October 5, 2005

Digital Divisions

There are clear differences among those with broadband connections, dial-up connections, and no connections at all to the internet.

Two-thirds of American adults go online and one-third do not.

As of May-June 2005, 68% of American adults, or about 137 million people, use the internet, up from 63% one year ago. Thirty-two percent of American adults, or about 65 million people, do not use the internet and not always by choice. Certain groups continue to lag in their internet adoption, including Americans age 65 and older, African-Americans, and those with less education. For example:

  • 26% of Americans age 65 and older go online, compared with 67% of those age 50-64, 80% of those age 30-49, and 84% of those age 18-29.
  • 57% of African-Americans go online, compared with 70% of whites.
  • 29% of those who have not graduated from high school have access, compared with 61% of high school graduates and 89% of college graduates.
  • 60% of American adults who do not have a child living at home go online, compared with 83% of parents of minor children.

“Newbies” have become a rare species.

Most internet users have many years of online experience, even if there have been gaps in their usage. Indeed, “newbies,” those who have had access for one year or less, now account for just 6% of the overall American adult internet population. Fully 79% of internet users have now had access for four years or more. In contrast, in 2002, 17% of internet users were newbies and 52% were veterans, with four or more years of experience.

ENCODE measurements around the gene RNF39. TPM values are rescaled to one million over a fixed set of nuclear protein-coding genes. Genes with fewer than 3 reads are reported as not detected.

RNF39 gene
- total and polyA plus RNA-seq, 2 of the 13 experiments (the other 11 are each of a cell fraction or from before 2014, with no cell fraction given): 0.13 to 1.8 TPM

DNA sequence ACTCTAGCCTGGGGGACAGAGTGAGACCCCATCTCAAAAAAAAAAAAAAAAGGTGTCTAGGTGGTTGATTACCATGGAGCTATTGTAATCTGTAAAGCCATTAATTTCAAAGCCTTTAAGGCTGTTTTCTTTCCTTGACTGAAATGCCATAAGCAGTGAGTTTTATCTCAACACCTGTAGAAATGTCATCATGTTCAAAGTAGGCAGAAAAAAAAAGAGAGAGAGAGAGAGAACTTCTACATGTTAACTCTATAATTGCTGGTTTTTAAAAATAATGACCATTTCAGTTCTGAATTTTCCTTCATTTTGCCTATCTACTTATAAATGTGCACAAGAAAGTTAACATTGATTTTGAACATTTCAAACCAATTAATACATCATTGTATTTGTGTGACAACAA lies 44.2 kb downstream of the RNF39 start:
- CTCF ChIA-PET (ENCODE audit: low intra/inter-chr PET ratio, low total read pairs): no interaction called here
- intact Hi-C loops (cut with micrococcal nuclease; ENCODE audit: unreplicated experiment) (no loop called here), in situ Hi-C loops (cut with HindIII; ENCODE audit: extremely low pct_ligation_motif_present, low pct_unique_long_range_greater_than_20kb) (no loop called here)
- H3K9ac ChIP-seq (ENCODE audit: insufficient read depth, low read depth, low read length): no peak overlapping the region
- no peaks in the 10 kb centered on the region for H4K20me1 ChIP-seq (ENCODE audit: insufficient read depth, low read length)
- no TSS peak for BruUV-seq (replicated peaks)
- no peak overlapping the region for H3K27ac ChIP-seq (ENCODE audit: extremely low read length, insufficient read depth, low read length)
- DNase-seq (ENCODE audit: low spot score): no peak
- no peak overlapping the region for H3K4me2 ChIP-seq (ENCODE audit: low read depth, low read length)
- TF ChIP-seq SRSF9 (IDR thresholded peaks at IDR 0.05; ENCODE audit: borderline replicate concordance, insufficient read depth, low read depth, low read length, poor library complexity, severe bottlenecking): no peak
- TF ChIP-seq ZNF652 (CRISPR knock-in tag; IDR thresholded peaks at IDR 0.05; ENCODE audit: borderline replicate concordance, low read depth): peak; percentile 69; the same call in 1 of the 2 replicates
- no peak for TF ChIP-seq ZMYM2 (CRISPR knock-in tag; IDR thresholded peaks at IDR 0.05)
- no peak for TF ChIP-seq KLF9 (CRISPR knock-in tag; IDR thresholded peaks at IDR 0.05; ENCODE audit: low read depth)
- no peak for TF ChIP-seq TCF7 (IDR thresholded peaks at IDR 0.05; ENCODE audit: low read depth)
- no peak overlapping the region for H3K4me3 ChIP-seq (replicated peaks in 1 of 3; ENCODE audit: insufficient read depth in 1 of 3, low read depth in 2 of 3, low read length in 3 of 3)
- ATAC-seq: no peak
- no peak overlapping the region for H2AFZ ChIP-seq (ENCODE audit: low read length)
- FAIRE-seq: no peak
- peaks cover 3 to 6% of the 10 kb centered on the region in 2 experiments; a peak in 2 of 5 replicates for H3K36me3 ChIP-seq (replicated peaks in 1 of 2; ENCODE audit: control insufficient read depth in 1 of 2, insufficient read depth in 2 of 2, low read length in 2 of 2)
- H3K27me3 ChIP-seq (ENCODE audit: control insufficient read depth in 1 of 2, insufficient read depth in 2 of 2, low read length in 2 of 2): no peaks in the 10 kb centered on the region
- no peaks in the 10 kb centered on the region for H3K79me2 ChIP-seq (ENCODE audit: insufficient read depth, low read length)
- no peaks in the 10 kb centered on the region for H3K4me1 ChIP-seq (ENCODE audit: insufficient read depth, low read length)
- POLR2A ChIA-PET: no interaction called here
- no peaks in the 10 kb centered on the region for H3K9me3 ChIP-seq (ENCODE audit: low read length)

The percentage of “truly disconnected” has remained stable in the last three years.

One in five American adults (22%) say they have never used the internet or email and do not live in internet-connected households. These truly disconnected adults occupy essentially the same percentage of the population as in 2002, when 23% of American adults said they have never used the internet and do not live with anyone who has access.

Different access speeds create a new divide among internet users. And connection speed is a more important factor in internet use than experience.

Fifty-three percent of internet users now have a high-speed connection at home, up from 21% of internet users in 2002. Not surprisingly, the groups who were initially most likely to lag in adopting the internet now lag in access speeds. Those with less education, those with lower household incomes, and Americans age 65 and older are less likely to have embraced broadband than those who are younger and have higher socio-economic status.

Previously, the Pew Internet & American Life Project reported that internet experience – the number of years a person had been online – was a major predictor of both the frequency of internet use and the activities pursued online. Now that a majority of the internet’s heaviest users have upgraded from dial-up to high-speed access at home, broadband access is becoming a stronger predictor of online behavior than a user’s level of experience.

One way to look at internet access in the U.S. is to split adults into three tiers – the truly offline (22% of American adults); those with relatively more modest connections, such as dial-up users, intermittent users, and non-users who live with an internet user (40%); and the highly-wired broadband elite (33%).

Digital Divisions: Summary of Findings at a Glance

Cite this publication: Susannah Fox. “Digital Divisions.” Pew Research Center, Washington, D.C. (October 5, 2005) http://www.pewinternet.org/2005/10/05/digital-divisions/, accessed on July 23, 2014.